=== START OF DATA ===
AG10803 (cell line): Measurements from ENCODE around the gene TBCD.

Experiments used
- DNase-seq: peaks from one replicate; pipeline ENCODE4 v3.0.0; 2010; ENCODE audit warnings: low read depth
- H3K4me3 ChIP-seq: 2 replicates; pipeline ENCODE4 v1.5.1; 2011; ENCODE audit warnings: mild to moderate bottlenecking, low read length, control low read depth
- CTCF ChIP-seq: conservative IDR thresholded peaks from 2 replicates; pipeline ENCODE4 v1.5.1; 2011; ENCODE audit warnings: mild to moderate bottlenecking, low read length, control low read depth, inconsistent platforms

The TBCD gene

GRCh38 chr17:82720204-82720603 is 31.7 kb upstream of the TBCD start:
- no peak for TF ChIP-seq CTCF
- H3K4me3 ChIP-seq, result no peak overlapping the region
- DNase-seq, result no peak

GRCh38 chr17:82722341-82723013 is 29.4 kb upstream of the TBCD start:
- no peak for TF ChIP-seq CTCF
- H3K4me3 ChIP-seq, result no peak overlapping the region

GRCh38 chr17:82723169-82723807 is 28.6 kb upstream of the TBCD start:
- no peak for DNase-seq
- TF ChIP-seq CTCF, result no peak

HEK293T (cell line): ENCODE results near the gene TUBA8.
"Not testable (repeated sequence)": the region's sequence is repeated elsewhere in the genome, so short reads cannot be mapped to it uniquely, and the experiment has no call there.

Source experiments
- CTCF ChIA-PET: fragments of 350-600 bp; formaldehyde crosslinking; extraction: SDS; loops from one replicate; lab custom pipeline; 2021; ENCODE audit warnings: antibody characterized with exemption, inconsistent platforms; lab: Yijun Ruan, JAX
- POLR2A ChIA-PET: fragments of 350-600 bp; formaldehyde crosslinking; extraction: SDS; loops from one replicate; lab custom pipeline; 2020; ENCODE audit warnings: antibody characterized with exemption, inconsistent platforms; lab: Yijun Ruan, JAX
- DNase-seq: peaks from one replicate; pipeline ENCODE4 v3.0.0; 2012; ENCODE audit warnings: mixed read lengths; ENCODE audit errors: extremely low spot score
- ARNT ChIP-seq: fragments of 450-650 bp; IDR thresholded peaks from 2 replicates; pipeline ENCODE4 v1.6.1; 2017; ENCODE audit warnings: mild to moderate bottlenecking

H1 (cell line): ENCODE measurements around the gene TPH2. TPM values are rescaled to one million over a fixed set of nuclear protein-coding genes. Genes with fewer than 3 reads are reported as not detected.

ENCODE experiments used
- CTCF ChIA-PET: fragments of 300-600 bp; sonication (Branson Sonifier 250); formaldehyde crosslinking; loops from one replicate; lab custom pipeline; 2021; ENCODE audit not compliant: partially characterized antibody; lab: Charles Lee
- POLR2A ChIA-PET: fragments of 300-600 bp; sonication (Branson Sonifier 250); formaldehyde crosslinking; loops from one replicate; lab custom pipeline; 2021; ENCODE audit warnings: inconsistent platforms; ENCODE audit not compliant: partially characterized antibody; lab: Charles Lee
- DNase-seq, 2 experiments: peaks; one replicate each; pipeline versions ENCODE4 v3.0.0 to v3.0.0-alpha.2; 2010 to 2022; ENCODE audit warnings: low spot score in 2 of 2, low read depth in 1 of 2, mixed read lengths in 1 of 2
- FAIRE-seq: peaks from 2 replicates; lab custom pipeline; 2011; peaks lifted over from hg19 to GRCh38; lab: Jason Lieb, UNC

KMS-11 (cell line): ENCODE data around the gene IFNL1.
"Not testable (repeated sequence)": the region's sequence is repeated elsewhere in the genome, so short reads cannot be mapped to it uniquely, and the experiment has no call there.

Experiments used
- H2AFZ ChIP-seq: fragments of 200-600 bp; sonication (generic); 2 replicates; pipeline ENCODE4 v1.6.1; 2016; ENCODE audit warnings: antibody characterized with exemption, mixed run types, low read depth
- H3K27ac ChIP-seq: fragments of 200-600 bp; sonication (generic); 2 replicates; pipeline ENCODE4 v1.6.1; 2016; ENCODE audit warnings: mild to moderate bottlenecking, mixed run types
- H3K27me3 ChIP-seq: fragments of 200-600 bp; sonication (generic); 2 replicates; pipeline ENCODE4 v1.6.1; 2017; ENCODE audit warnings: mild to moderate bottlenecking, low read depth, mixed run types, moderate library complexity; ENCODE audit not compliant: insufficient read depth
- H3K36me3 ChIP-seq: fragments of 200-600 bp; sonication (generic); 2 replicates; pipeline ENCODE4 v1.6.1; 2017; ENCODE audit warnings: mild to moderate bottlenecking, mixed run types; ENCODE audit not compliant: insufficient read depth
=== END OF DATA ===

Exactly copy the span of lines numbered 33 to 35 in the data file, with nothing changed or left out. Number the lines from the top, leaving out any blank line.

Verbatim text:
- H2AFZ ChIP-seq: fragments of 200-600 bp; sonication (generic); 2 replicates; pipeline ENCODE4 v1.6.1; 2016; ENCODE audit warnings: antibody characterized with exemption, mixed run types, low read depth
- H3K27ac ChIP-seq: fragments of 200-600 bp; sonication (generic); 2 replicates; pipeline ENCODE4 v1.6.1; 2016; ENCODE audit warnings: mild to moderate bottlenecking, mixed run types
- H3K27me3 ChIP-seq: fragments of 200-600 bp; sonication (generic); 2 replicates; pipeline ENCODE4 v1.6.1; 2017; ENCODE audit warnings: mild to moderate bottlenecking, low read depth, mixed run types, moderate library complexity; ENCODE audit not compliant: insufficient read depth